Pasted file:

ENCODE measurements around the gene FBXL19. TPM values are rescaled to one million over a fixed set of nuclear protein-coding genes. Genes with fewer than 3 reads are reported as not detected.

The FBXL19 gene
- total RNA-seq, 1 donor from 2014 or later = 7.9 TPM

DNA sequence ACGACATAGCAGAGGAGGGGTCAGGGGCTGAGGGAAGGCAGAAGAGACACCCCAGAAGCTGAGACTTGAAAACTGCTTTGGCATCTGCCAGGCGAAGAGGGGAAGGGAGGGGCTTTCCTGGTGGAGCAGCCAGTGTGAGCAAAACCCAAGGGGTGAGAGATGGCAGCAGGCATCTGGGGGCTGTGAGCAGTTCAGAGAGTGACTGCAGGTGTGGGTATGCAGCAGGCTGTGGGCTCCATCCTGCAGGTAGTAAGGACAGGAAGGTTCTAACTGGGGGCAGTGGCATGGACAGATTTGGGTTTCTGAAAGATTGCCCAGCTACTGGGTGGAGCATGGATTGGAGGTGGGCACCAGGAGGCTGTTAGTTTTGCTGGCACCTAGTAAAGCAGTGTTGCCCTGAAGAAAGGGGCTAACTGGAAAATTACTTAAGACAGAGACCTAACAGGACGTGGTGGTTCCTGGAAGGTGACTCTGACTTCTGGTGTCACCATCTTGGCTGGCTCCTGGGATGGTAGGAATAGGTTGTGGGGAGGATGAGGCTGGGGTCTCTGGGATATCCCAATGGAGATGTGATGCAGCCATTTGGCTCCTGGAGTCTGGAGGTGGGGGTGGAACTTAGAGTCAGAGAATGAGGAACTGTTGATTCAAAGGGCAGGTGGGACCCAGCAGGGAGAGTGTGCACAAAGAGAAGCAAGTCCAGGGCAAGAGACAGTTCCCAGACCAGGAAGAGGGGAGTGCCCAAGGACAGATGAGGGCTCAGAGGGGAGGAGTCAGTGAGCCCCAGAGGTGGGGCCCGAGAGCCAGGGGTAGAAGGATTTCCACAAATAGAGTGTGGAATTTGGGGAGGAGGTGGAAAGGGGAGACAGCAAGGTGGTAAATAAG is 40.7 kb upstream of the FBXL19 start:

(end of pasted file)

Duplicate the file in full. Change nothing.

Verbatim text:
ENCODE measurements around the gene FBXL19. TPM values are rescaled to one million over a fixed set of nuclear protein-coding genes. Genes with fewer than 3 reads are reported as not detected.

The FBXL19 gene
- total RNA-seq, 1 donor from 2014 or later = 7.9 TPM

DNA sequence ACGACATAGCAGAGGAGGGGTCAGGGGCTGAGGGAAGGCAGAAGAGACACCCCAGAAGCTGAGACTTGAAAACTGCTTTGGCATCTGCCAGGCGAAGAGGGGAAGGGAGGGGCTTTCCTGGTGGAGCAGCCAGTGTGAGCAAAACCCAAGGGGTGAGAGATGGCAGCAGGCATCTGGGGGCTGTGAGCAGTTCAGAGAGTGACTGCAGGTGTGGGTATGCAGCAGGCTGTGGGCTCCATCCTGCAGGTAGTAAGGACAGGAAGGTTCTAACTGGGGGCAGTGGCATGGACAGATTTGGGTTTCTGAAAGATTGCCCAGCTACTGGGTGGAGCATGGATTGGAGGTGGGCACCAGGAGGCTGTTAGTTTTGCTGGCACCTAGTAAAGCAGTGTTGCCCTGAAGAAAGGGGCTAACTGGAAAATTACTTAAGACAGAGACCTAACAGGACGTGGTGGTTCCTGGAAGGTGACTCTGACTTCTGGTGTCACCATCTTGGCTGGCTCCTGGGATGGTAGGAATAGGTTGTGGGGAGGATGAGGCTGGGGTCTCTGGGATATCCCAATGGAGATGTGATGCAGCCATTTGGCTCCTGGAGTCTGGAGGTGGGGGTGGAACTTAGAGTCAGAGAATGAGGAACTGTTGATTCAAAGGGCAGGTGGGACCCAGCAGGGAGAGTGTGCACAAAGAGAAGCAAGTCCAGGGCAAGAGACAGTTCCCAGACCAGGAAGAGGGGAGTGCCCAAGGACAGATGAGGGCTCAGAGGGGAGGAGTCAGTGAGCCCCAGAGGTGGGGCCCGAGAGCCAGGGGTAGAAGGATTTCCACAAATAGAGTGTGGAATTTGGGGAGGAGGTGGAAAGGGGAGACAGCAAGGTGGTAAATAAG is 40.7 kb upstream of the FBXL19 start: